Bank of England interest rate completes six years at record low of 0.5%

The Bank of England in London.

The Bank of England in London. - Credit: PA

Interest rates were kept at their historic low of 0.5% today as inflation’s recent weakness continues to reduce the near-term chances of an increase.

The Bank of England’s latest decision means the UK has now seen six years of rates at their current level, since they were slashed in March 2009.

Most City economists think rates will be untouched until later this year, particularly in light of uncertainty over the eurozone’s recovery.

CPI inflation stood at just 0.5% in December and is set to fall further as oil prices remain at less than half the level seen last summer.

At the last month’s meeting of the bank’s Monetary Policy Committee (MPC), two members abandoned their previous arguments for lifting the bank rate by 0.25% after voting five times to do so since last summer.


You may also want to watch:


The bank has judged that there is a “roughly even chance” that inflation will dip below zero during the first half of this year.

Britain’s Gross Domestic Product (GDP) grew by an estimated 2.6% last year, though it slowed more sharply than expected to 0.5% in the final three months, providing the bank with another reason to keep rates on hold.

Most Read

The annual figure is still the best since 2007, before the recession, and indicates that the UK is likely to have been the world’s fastest-growing major economy last year.

The prospect of rates remaining on hold is more bad news for savers but appears to have ended a mini-downturn in housing market activity seen over the final months of last year.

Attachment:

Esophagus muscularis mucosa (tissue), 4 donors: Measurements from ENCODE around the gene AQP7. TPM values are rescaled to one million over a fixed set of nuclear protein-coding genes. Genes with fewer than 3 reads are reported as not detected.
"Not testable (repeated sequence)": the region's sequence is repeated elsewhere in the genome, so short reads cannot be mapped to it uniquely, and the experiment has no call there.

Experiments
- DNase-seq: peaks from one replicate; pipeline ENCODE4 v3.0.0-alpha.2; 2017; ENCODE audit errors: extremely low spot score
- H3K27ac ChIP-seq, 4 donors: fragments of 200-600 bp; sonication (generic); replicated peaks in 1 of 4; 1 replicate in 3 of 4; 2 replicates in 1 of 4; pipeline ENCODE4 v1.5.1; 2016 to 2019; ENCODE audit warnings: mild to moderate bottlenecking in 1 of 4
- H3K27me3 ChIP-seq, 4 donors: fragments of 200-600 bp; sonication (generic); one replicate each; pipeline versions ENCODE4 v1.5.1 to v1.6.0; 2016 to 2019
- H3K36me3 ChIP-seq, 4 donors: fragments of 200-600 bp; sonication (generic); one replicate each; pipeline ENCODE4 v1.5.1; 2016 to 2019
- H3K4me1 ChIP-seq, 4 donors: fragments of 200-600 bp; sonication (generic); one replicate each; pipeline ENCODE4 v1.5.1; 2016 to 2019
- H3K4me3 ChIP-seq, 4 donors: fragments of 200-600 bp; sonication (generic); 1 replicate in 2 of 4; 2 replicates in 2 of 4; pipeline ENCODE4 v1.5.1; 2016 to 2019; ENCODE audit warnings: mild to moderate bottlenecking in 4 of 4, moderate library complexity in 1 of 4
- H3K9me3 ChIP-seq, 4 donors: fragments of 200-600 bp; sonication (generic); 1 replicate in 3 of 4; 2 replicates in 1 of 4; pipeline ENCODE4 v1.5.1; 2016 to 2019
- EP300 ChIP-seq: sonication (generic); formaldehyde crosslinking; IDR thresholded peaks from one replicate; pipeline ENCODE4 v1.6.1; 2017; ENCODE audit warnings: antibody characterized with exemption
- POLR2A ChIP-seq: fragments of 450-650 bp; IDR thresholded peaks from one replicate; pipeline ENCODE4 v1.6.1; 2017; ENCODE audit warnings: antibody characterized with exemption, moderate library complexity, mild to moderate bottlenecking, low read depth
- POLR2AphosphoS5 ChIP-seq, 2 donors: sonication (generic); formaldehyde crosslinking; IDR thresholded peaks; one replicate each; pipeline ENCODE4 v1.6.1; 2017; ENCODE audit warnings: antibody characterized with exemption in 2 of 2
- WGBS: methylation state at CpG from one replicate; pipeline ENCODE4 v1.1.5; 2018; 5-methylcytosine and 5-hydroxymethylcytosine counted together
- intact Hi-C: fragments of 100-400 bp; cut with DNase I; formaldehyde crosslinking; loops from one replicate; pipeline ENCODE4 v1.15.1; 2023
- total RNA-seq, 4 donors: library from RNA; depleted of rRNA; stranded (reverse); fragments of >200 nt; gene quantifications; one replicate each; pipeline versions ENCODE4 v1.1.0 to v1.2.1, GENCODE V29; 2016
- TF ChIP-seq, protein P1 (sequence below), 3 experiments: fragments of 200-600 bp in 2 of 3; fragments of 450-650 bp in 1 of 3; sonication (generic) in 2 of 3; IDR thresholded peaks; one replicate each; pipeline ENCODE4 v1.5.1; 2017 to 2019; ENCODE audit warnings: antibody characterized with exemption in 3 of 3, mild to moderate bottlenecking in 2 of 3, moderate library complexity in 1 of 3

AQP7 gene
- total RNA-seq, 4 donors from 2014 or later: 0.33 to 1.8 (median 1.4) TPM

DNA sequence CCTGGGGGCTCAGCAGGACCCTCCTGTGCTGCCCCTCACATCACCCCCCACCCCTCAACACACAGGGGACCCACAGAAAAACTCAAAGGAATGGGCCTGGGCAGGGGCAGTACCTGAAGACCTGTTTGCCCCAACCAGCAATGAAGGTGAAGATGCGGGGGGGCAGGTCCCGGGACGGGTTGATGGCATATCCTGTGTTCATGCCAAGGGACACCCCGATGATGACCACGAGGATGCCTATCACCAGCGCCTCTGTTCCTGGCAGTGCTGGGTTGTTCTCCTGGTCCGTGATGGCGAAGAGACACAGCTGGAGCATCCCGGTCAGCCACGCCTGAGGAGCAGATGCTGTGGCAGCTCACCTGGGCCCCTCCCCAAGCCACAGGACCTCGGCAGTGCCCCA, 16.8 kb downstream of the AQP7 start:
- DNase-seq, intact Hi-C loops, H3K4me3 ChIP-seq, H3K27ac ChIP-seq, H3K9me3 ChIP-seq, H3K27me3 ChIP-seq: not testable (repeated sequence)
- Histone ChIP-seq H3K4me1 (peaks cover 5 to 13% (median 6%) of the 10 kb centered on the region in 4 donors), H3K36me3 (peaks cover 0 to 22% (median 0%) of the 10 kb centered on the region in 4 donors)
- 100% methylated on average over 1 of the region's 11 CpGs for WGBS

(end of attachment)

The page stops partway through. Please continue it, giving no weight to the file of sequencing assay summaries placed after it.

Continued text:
Mortgage approvals have risen for the first time in six months and the Halifax said today that prices across the UK increased by a surprise 2% month on month to reach an average £193,130, which is the largest value in cash terms seen since February 2008.

Samuel Tombs, an economist at Capital Economics, said: “This renewed pick-up in demand has probably partly reflected the receding possibility of an imminent rise in official interest rates.

“Not only is this likely to have made borrowers more willing to take out variable-rate mortgages, but it has also led to a sharp fall in interest rates for new fixed-rate mortgages.”

Become a Supporter

This newspaper has been a central part of community life for many years. Our industry faces testing times, which is why we're asking for your support. Every contribution will help us continue to produce local journalism that makes a measurable difference to our community.

Become a Supporter
Comments powered by Disqus